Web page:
Please help identify mystery vine.
fashizzle.yourself at spam.net
Tue Nov 16 14:30:07 EST 2004
How about Agdestis clematidea Moc. & Sessé ex DC.?
"Monique Reed" <monique at mail.bio.tamu.edu> wrote in message
news:419A2531.F3792CA5 at mail.bio.tamu.edu...
> I've helped ID a few mystery plants posted to this group, but now I
> need everyone's help myself.
> I've been handed a real stumper.
> Collected in Hidalgo Co, Texas. High-climbing vine without tendrils.
> Leaves alternate (they look opposite in the images, but it's just how
> the specimen was pressed), glabrous, with slender petioles to ca. 2 cm
> long on flowering branches, blades ovate to slightly reniform, entire,
> apically rounded, to ca. 3 cm long. Flowers in axillary panicles.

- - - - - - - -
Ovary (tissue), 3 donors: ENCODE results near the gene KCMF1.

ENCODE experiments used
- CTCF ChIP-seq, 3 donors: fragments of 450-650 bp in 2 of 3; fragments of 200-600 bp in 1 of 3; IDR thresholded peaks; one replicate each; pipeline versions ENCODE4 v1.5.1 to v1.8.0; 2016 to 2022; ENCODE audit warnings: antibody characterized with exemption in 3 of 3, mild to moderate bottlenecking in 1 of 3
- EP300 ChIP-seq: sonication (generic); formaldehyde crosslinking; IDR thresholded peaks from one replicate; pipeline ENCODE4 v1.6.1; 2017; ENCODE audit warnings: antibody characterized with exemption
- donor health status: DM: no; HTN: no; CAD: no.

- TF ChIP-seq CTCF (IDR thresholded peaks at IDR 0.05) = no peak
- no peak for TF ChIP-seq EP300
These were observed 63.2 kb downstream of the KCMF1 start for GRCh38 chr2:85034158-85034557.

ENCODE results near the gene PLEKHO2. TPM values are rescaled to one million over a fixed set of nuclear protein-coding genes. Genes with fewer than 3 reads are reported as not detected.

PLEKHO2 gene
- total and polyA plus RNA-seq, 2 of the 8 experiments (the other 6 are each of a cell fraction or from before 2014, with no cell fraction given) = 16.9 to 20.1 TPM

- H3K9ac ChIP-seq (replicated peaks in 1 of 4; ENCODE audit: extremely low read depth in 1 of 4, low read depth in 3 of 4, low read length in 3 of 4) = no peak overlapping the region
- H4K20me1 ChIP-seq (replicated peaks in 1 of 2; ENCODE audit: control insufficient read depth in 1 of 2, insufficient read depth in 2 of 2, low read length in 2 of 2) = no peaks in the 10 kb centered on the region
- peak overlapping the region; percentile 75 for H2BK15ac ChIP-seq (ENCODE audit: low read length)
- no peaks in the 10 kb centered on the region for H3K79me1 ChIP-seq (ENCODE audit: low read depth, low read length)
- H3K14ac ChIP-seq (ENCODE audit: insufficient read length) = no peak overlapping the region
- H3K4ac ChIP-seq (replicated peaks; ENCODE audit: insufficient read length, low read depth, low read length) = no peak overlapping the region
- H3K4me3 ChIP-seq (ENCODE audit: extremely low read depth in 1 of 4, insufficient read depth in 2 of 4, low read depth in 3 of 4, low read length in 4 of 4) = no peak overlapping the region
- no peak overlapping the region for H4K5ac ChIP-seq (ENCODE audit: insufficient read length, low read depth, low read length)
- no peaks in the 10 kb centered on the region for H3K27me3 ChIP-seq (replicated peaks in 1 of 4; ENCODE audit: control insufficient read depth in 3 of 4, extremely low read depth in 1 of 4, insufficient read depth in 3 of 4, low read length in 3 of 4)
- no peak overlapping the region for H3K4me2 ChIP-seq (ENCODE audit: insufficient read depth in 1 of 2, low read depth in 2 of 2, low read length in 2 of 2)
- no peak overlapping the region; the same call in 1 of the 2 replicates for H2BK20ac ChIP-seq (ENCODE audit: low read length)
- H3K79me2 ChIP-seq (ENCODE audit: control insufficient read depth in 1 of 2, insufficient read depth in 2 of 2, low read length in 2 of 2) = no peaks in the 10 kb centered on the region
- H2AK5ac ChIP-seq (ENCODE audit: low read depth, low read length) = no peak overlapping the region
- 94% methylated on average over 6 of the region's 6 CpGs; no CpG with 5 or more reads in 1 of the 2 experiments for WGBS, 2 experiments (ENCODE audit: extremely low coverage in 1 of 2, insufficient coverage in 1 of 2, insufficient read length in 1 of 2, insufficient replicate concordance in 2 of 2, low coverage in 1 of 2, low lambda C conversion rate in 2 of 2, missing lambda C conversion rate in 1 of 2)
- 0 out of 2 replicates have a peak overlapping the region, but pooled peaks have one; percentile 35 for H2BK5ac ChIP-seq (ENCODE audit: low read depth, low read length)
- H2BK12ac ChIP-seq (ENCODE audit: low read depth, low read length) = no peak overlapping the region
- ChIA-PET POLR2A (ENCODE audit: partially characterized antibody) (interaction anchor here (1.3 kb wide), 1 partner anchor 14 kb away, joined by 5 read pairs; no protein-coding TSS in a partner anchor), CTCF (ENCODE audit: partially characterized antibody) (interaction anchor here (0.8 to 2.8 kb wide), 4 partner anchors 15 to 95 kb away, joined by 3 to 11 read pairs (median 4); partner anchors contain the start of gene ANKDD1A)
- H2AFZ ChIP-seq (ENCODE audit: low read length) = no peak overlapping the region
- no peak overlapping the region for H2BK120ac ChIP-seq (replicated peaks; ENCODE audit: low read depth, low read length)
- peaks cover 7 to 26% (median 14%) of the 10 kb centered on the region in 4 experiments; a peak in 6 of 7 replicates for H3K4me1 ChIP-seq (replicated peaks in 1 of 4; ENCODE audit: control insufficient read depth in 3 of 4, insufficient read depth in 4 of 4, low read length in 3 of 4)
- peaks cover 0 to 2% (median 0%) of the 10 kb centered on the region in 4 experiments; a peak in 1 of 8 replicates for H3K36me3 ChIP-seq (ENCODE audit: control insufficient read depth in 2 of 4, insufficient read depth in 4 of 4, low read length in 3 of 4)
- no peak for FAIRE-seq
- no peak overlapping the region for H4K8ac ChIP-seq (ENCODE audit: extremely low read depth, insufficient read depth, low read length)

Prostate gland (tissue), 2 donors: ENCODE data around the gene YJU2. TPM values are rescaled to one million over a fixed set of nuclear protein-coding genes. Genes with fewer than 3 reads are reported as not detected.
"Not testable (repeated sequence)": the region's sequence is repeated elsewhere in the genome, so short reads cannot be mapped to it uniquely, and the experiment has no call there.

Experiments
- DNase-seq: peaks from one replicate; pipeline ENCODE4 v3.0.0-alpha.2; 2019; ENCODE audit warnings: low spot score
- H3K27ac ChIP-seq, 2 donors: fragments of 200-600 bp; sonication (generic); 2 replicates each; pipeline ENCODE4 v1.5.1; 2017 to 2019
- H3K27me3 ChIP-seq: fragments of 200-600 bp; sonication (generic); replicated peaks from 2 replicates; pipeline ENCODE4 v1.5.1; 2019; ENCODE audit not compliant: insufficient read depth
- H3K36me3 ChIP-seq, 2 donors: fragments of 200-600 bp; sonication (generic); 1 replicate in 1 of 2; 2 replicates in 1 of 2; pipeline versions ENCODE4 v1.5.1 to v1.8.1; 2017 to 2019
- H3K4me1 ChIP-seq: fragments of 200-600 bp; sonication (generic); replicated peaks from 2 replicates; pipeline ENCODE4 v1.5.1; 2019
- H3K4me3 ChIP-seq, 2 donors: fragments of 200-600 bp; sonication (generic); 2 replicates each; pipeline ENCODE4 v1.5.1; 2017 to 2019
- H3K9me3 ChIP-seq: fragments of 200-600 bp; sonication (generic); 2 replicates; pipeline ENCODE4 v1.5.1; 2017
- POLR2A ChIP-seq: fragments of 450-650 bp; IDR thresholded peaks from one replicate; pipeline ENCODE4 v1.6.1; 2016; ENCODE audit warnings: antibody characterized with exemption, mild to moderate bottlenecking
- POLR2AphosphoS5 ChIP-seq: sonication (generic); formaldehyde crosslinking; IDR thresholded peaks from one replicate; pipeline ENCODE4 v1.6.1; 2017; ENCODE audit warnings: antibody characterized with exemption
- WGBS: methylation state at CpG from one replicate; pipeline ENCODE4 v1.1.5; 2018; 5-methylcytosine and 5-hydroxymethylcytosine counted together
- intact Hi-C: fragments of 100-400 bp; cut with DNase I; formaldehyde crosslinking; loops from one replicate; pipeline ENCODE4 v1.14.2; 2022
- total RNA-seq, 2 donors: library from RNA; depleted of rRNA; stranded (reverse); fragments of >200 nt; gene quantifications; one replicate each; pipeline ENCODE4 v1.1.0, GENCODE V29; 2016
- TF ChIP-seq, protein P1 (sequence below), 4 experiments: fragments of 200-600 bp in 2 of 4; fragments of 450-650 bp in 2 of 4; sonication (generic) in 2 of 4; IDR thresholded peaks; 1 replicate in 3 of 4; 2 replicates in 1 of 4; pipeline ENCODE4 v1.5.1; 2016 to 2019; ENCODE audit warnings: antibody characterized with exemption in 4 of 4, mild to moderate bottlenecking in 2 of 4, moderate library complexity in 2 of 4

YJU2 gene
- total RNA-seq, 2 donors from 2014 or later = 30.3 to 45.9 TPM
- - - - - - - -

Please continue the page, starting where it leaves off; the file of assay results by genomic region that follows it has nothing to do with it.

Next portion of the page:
> Pedicels minutely bracteate; perianth apparently in one whorl,
> 4-parted, the parts oblanceolate, whitish, ca. 1 cm long. Stamens
> apparently several to many, the filaments very slender and as long as
> or longer than the perianth parts, anthers long, versatile. Ovary
> superior, looks like 3 to 5 recurved style branches; looks syncarpous
> but the specimen is dry and difficult to examine. I have no fruit to
> look at.
> My first thought was "autumn clematis," but the leaves are simple and
> it's not glaringly apocarpous. It's not Cocculus, and it's not
> bittersweet (I don't think).
> Does anyone have any ideas? This far south, there's always the chance
> it's something exotic that has run amok, but you'd think I could suss
> it out *somehow*!
> plant, half size
> plant, full size
> flowers, x 2
> flowers, x 4
> Monique Reed
> Bio Dept.
More information about the Plantbio